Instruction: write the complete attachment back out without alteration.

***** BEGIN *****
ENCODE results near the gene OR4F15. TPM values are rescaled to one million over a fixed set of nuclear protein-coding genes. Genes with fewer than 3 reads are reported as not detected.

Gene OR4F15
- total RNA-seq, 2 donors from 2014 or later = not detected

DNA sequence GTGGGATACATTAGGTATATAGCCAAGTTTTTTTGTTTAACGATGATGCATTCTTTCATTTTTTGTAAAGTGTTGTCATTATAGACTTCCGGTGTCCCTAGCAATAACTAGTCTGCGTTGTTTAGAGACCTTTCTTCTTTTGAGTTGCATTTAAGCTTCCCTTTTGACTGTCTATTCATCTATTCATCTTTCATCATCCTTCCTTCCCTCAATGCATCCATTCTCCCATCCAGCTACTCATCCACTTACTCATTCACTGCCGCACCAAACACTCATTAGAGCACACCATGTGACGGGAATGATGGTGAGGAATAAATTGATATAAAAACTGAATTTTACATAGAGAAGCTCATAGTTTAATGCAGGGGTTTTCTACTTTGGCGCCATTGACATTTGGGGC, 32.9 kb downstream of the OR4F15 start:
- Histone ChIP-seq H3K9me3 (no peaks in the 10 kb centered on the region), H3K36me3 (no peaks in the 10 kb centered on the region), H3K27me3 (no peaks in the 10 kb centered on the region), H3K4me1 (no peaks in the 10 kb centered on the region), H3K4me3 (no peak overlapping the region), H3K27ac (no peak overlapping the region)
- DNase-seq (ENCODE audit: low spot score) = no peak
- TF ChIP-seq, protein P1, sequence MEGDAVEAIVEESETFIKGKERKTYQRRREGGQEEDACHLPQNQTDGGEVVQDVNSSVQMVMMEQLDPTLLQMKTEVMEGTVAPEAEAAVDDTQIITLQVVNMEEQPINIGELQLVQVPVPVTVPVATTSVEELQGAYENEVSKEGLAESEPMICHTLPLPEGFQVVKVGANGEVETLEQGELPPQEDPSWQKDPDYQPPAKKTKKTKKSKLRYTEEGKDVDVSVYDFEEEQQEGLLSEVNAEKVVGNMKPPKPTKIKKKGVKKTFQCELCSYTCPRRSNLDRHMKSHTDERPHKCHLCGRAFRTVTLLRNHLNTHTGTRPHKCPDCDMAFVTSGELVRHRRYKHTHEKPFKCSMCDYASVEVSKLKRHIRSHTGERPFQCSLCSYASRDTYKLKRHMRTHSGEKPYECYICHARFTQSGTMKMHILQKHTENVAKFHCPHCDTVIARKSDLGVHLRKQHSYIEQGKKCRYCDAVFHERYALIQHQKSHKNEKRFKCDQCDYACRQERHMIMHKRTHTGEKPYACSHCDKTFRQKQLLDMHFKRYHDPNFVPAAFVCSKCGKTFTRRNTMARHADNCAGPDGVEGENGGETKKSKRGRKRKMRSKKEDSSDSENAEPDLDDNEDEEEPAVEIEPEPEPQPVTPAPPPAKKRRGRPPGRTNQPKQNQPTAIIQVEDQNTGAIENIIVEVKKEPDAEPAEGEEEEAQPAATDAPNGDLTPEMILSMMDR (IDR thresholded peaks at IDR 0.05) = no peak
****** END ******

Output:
ENCODE results near the gene OR4F15. TPM values are rescaled to one million over a fixed set of nuclear protein-coding genes. Genes with fewer than 3 reads are reported as not detected.

Gene OR4F15
- total RNA-seq, 2 donors from 2014 or later = not detected

DNA sequence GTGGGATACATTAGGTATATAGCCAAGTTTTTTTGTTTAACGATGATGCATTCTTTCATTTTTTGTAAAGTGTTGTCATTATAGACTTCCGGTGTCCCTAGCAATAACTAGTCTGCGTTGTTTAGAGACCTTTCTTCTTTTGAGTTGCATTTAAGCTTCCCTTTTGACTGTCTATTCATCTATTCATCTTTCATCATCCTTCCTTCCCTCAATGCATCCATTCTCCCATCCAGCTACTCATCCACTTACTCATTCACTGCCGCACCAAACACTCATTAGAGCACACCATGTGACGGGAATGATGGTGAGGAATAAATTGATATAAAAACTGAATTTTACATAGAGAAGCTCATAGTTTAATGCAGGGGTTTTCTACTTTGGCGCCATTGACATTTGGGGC, 32.9 kb downstream of the OR4F15 start:
- Histone ChIP-seq H3K9me3 (no peaks in the 10 kb centered on the region), H3K36me3 (no peaks in the 10 kb centered on the region), H3K27me3 (no peaks in the 10 kb centered on the region), H3K4me1 (no peaks in the 10 kb centered on the region), H3K4me3 (no peak overlapping the region), H3K27ac (no peak overlapping the region)
- DNase-seq (ENCODE audit: low spot score) = no peak
- TF ChIP-seq, protein P1, sequence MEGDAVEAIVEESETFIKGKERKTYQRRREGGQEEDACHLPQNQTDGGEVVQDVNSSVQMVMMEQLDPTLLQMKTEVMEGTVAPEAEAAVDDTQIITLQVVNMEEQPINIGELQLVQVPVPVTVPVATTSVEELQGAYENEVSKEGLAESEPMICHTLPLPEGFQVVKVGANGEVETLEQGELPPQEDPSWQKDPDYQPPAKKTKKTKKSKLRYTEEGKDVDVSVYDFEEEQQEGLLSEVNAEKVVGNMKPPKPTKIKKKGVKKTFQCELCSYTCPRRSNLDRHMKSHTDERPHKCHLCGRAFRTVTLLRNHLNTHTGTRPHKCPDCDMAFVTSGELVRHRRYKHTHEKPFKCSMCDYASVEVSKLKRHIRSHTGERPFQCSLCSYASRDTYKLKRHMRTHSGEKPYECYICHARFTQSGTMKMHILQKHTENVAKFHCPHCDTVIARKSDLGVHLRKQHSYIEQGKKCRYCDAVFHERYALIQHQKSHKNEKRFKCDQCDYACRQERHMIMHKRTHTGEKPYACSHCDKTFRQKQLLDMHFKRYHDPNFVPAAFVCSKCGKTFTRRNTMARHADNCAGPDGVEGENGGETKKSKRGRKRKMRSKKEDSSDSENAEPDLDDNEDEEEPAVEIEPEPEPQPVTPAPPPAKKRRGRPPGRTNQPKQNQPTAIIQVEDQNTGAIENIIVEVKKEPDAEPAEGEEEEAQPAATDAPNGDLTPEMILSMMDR (IDR thresholded peaks at IDR 0.05) = no peak